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 AHIR TRIBES

 History 

The Ahir are believed to be the descandants of Lord Krishna and are caste of cowherds, milkers, and cattle breeders widely dispersed across the Gangetic Plain, especially in the more easternly part (Bihar, Bengal, and eastern Madhya Pradesh, Uttar Pradesh). They lived as shepherds at Gokul Mathura about a thousand years ago. They spread throughout northern and northwestern India. There are four types of Ahir Tribals namely Prantharia, Machhoya, Boureecha, & Sorathia.

The Ahir are almost well over a million today, they numbered 750,000 in the Central Provinces and Berar in 1911, ranking as the sixth-largest caste in terms of numbers. In many castes there is a separate division of Ahirs, such as the Ahir Sunars, Sutars, Lohars, Shimpis, Salic, Guraos, and Kolis. They are named as and the word "Ahir" is derived from "Abhira," a tribe mentioned several times in inscriptions and the Hindu sacred books. "Goala," meaning a cowherd or "a protector of cows," is the Bengali name for the caste and the term "Gaoli" is now used in Madhya Pradesh & Uttar Pradesh State to signify a dairy worker.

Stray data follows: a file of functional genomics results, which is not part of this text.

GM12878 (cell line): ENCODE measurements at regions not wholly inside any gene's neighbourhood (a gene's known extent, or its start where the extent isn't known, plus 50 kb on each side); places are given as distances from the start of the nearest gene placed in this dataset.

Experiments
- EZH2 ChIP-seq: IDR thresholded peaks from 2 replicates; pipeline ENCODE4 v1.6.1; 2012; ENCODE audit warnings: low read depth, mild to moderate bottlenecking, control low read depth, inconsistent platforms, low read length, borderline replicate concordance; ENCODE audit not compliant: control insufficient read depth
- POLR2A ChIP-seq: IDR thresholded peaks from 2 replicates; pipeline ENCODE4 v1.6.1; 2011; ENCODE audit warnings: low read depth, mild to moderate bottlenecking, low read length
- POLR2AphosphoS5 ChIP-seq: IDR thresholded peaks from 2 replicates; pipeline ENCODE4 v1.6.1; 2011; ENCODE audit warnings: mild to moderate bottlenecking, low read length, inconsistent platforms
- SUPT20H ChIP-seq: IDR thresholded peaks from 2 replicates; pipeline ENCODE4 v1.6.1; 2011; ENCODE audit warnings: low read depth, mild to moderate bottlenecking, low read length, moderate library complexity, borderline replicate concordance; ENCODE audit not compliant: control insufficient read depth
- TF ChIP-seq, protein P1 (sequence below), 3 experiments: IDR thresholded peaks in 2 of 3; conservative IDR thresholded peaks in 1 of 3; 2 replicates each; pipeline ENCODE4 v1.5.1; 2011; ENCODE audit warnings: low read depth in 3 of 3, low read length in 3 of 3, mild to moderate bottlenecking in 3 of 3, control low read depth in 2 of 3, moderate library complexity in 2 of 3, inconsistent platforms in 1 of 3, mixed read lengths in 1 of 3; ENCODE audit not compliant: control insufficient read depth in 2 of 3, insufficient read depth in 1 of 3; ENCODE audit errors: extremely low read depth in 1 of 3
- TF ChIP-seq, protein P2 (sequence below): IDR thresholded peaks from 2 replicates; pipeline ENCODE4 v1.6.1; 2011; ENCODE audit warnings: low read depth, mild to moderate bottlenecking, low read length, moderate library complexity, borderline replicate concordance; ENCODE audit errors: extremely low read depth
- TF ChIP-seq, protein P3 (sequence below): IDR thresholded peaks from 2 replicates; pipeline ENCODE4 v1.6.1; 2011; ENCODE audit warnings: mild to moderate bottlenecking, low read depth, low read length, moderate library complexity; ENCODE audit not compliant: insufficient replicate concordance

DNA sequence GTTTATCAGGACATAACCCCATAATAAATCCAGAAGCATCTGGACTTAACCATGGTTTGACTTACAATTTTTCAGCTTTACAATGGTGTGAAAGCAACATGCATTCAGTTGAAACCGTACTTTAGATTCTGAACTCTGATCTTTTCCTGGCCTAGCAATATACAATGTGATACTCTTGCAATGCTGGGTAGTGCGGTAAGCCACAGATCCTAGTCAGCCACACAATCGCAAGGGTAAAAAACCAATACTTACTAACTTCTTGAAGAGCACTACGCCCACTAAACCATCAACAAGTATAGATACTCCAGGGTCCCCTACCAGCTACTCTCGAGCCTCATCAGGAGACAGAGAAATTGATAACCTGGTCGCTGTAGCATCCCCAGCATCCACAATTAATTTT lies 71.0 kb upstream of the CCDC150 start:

They are apparently the immigrant tribes from central Asia who entered India during the early Christian era. The Ahir have been for centuries a purely occupational caste, mainly recruited from the indigenous tribes. As cattle must graze in the forest during hot weather, there is a close relationship between Ahirs and many of the forest tribes. Many Ahir in Mandla, for example, are barely considered Hindus, because they live in Gond villages (a forest tribe).

 Origin 

The Ahirs, also referred to as Abhira or Abhir, are one of the ancient martial tribes of India, who ruled over different parts of India and Nepal since ancient times. The word Abhira means "fearless". From the times of the Shakyas, the Kushans and the Scythians (600 BC), Ahirs have been warriors. Some were agriculturists and farmers. Ahirs comprise a subgroup of the Dhangar caste of India. Yaduvanshi - These are prominent in Bihar, Bengal, Maharastra, South India, Uttar Pradesh, Gujrat, Burma, Nepal and Sri Lanka. Nandvanshi - These are prominent in Western UP Etah, Bulandshahar, Agra, Madhya Pradesh, Maharastra, Gujrat, Mathura, Burma, Nepal and Sri Lanka.